Coffee and green tea may protect DNA, according to new researchCoffee and green tea may protect DNA, according to new research
September 10, 2010
There is good news for people who can't get by without their daily fix of coffee or tea. These beverages may also be protecting their DNA, the building blocks of all of the cells in the body, from damage caused by normal metabolic processes and environmental factors like natural UV radiation. Past research has shown that cells with damaged DNA can trigger ailments from cancer to cataracts to infertility.
One type of DNA damage that coffee may protect against is oxidation, which is when the bases of the DNA strands take on oxygen. Then the DNA stands a greater chance of forming mutated cells when they replicate.
Researchers in Europe believe that increasing your intake of antioxidants like the quinines found in coffee can slow down damage to DNA. They found that people who drank 800 ml of coffee a day for five days had a reduction in the rate of oxidation in their DNA, while the level of oxidation for water drinkers stayed about the same.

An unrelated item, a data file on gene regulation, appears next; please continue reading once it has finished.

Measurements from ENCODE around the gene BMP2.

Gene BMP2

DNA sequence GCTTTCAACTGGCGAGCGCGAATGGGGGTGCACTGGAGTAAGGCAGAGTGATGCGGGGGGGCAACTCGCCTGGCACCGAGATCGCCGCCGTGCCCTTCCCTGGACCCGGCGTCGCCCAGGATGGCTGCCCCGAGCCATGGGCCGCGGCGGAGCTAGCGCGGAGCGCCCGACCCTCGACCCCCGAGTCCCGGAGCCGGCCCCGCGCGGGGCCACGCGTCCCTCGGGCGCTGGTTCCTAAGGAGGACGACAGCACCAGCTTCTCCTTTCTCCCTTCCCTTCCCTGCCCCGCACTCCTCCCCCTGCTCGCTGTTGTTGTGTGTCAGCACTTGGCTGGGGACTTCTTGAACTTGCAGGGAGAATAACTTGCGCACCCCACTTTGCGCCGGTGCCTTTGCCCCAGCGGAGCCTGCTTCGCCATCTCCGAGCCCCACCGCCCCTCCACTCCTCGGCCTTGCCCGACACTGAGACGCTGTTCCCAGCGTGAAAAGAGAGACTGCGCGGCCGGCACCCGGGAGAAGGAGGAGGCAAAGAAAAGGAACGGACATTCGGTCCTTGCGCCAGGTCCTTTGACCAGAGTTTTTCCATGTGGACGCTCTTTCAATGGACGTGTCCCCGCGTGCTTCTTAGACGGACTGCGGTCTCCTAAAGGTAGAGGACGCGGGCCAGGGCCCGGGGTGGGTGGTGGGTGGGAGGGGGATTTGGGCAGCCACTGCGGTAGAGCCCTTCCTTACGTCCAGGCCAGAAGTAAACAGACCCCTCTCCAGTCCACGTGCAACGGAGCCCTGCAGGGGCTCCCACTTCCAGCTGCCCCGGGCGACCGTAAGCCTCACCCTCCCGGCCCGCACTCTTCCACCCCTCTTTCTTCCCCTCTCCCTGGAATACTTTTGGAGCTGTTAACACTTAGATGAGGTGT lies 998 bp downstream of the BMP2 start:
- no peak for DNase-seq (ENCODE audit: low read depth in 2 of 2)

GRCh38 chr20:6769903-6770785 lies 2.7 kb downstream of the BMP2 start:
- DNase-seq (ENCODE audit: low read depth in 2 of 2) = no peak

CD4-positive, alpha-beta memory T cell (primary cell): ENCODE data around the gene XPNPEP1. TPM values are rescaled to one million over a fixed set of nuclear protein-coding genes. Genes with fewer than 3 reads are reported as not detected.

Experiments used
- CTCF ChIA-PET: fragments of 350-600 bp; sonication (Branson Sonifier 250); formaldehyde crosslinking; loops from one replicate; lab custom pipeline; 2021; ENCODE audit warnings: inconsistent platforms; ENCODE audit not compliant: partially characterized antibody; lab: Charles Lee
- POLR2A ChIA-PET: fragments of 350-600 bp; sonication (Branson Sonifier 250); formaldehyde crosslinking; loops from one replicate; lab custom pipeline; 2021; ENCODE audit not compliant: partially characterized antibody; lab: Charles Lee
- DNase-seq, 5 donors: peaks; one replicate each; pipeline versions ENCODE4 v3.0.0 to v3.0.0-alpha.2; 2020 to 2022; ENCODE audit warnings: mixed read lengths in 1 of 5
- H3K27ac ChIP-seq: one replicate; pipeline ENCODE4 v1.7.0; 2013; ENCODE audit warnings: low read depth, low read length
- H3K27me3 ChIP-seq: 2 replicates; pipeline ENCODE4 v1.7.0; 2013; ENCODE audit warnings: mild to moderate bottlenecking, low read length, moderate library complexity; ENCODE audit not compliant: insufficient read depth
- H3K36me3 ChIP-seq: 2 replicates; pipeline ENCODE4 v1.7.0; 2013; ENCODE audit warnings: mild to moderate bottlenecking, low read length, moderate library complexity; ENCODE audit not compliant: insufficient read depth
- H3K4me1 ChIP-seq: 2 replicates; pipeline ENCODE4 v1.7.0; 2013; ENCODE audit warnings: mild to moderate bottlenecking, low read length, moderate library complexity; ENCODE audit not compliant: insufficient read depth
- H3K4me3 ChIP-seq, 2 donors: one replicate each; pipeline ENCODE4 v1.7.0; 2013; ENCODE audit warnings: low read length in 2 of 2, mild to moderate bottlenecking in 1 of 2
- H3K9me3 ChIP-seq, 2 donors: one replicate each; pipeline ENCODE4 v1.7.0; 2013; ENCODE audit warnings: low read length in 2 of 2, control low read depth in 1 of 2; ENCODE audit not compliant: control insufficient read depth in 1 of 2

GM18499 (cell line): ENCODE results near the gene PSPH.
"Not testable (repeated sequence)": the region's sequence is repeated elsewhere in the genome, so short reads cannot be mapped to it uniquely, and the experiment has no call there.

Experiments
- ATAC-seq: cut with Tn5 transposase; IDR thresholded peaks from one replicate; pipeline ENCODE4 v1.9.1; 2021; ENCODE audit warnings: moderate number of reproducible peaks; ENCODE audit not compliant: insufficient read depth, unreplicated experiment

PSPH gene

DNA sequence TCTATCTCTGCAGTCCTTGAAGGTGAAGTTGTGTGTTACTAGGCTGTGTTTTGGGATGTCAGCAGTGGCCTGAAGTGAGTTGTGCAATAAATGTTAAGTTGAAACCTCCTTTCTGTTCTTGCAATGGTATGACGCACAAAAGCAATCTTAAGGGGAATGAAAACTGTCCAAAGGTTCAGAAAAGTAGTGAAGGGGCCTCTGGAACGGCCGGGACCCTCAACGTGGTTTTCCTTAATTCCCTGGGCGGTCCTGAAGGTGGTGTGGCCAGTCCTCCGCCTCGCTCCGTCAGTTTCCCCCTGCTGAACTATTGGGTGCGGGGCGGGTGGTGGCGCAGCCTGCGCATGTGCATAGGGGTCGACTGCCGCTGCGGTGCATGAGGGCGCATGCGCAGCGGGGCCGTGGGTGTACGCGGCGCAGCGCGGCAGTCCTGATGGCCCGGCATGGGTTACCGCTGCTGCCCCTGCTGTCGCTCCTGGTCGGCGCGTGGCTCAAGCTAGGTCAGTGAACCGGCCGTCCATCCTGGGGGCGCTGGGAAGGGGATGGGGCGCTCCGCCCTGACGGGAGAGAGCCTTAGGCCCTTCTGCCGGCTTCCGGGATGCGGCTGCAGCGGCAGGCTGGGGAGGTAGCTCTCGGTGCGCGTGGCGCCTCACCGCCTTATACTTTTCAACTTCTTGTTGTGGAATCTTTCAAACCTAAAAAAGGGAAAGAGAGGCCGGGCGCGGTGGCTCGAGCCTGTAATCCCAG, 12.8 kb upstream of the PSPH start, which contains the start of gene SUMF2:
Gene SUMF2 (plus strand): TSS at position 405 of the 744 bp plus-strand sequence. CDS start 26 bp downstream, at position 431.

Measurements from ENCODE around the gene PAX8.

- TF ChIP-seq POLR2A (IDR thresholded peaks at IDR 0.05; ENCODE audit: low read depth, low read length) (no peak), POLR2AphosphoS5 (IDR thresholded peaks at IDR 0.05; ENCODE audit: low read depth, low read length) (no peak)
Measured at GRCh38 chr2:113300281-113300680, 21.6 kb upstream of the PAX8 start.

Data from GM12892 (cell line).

Green tea may have similar health benefits, according to a recent study in Hong Kong which showed that polyphenols like the tannins found in green tea can also protect DNA from oxidation.
Green tea may also keep DNA from aging too quickly. As DNA replicates and the body ages, the strands at the end of the chromasomes get shorter. By measuring these strands, researchers in China noted that people who drank three cups of tea a day had "younger" DNA than those who didn't drink tea. The researchers speculate that younger DNA may add as many as five years to the lives of the tea drinkers.
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